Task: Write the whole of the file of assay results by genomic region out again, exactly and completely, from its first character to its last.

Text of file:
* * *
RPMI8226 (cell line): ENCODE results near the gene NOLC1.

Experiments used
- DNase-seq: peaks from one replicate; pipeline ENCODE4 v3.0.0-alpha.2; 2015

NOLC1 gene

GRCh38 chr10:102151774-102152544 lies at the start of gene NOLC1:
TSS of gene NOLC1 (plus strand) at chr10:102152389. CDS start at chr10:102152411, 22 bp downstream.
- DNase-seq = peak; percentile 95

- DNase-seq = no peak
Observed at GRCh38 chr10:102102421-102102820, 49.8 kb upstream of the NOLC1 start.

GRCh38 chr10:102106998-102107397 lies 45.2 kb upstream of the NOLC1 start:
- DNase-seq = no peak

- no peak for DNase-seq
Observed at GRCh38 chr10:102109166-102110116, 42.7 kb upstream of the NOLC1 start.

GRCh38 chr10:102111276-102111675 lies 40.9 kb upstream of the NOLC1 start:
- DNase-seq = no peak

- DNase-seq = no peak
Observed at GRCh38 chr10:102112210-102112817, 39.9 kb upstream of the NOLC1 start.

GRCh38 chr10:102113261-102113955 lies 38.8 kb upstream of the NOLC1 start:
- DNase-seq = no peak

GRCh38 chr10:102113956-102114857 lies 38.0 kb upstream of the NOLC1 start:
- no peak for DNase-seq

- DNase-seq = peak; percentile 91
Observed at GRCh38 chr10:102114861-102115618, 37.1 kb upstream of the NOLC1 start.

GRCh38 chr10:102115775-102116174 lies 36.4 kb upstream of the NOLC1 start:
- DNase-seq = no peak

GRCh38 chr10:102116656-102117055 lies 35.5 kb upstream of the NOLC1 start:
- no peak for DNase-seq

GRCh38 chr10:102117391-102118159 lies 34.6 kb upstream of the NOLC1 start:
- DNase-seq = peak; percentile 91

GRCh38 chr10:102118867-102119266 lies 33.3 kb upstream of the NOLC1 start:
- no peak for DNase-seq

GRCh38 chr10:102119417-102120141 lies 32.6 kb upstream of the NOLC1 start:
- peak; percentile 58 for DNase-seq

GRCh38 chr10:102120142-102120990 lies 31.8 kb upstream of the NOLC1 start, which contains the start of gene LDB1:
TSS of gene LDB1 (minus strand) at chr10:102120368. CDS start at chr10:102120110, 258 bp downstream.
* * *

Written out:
RPMI8226 (cell line): ENCODE results near the gene NOLC1.

Experiments used
- DNase-seq: peaks from one replicate; pipeline ENCODE4 v3.0.0-alpha.2; 2015

NOLC1 gene

GRCh38 chr10:102151774-102152544 lies at the start of gene NOLC1:
TSS of gene NOLC1 (plus strand) at chr10:102152389. CDS start at chr10:102152411, 22 bp downstream.
- DNase-seq = peak; percentile 95

- DNase-seq = no peak
Observed at GRCh38 chr10:102102421-102102820, 49.8 kb upstream of the NOLC1 start.

GRCh38 chr10:102106998-102107397 lies 45.2 kb upstream of the NOLC1 start:
- DNase-seq = no peak

- no peak for DNase-seq
Observed at GRCh38 chr10:102109166-102110116, 42.7 kb upstream of the NOLC1 start.

GRCh38 chr10:102111276-102111675 lies 40.9 kb upstream of the NOLC1 start:
- DNase-seq = no peak

- DNase-seq = no peak
Observed at GRCh38 chr10:102112210-102112817, 39.9 kb upstream of the NOLC1 start.

GRCh38 chr10:102113261-102113955 lies 38.8 kb upstream of the NOLC1 start:
- DNase-seq = no peak

GRCh38 chr10:102113956-102114857 lies 38.0 kb upstream of the NOLC1 start:
- no peak for DNase-seq

- DNase-seq = peak; percentile 91
Observed at GRCh38 chr10:102114861-102115618, 37.1 kb upstream of the NOLC1 start.

GRCh38 chr10:102115775-102116174 lies 36.4 kb upstream of the NOLC1 start:
- DNase-seq = no peak

GRCh38 chr10:102116656-102117055 lies 35.5 kb upstream of the NOLC1 start:
- no peak for DNase-seq

GRCh38 chr10:102117391-102118159 lies 34.6 kb upstream of the NOLC1 start:
- DNase-seq = peak; percentile 91

GRCh38 chr10:102118867-102119266 lies 33.3 kb upstream of the NOLC1 start:
- no peak for DNase-seq

GRCh38 chr10:102119417-102120141 lies 32.6 kb upstream of the NOLC1 start:
- peak; percentile 58 for DNase-seq

GRCh38 chr10:102120142-102120990 lies 31.8 kb upstream of the NOLC1 start, which contains the start of gene LDB1:
TSS of gene LDB1 (minus strand) at chr10:102120368. CDS start at chr10:102120110, 258 bp downstream.